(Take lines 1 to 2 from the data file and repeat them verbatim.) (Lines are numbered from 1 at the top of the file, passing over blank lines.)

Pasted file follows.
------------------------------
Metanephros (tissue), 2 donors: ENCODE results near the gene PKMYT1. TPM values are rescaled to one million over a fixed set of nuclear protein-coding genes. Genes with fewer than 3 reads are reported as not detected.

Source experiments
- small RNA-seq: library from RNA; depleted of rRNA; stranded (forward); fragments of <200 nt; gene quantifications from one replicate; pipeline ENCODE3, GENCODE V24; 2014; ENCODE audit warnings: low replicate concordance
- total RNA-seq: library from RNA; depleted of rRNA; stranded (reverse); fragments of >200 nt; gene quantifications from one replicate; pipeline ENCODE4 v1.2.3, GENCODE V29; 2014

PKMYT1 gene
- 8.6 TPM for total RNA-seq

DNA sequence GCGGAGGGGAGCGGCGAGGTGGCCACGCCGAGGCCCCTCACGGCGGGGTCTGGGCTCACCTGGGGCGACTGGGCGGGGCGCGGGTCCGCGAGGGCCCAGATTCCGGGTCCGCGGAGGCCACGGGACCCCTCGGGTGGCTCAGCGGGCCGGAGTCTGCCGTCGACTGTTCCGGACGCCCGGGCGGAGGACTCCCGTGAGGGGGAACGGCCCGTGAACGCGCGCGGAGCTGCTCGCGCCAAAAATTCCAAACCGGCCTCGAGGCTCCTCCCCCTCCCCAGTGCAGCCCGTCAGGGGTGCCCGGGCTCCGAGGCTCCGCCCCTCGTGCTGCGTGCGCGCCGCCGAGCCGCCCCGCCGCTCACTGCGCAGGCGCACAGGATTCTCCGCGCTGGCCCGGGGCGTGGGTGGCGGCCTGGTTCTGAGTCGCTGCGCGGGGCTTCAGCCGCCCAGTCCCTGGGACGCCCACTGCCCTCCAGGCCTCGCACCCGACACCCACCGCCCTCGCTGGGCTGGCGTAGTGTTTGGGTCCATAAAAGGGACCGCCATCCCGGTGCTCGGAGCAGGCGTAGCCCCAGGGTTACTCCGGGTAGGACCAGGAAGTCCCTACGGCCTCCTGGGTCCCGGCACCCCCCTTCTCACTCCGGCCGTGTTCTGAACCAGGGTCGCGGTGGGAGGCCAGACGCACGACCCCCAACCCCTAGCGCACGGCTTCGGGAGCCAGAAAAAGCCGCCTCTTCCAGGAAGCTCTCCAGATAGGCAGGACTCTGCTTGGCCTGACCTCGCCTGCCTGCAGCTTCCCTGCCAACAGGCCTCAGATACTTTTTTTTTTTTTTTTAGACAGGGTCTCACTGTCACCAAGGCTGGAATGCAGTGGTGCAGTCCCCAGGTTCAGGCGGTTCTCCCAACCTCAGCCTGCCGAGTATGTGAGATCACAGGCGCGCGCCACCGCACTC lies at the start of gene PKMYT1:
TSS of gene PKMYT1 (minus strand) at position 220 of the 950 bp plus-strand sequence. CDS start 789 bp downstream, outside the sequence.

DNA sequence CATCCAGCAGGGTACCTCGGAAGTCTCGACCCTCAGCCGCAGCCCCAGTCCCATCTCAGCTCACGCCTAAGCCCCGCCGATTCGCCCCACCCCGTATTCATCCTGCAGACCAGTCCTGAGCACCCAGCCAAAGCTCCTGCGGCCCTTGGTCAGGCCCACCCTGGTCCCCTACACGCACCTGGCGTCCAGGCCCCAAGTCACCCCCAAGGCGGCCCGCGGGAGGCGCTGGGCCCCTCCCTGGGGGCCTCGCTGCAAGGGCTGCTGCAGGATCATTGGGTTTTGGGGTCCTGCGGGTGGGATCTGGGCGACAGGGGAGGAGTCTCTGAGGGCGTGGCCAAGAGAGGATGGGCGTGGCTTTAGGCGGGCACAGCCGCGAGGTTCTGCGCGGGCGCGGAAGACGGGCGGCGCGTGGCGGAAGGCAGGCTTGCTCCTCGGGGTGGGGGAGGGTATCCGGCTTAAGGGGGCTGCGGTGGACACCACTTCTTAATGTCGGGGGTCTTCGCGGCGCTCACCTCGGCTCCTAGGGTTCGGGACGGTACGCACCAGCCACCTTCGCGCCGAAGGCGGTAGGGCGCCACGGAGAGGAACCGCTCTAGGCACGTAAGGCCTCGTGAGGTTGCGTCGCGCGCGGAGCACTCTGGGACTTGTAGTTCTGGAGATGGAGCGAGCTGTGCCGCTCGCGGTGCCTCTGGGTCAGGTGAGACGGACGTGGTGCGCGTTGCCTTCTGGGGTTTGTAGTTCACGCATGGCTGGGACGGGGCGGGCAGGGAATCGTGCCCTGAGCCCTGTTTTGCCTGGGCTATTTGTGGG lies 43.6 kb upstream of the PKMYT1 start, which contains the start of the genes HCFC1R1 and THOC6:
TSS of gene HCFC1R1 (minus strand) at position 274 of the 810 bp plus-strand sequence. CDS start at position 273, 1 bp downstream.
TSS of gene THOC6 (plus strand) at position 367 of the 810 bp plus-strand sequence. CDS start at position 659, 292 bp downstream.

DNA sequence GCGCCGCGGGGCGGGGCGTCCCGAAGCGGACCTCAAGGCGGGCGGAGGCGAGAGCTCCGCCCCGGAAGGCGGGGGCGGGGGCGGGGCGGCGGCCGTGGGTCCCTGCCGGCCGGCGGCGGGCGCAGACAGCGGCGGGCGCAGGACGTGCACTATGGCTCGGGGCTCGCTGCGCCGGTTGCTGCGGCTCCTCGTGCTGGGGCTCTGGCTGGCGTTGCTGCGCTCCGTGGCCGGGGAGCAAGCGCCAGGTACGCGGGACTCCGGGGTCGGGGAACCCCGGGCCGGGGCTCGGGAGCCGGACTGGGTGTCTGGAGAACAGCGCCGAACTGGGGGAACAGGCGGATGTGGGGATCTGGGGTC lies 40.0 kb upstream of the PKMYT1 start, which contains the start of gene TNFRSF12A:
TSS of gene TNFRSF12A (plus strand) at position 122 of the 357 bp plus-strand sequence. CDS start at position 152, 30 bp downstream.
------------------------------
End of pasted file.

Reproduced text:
Metanephros (tissue), 2 donors: ENCODE results near the gene PKMYT1. TPM values are rescaled to one million over a fixed set of nuclear protein-coding genes. Genes with fewer than 3 reads are reported as not detected.

Source experiments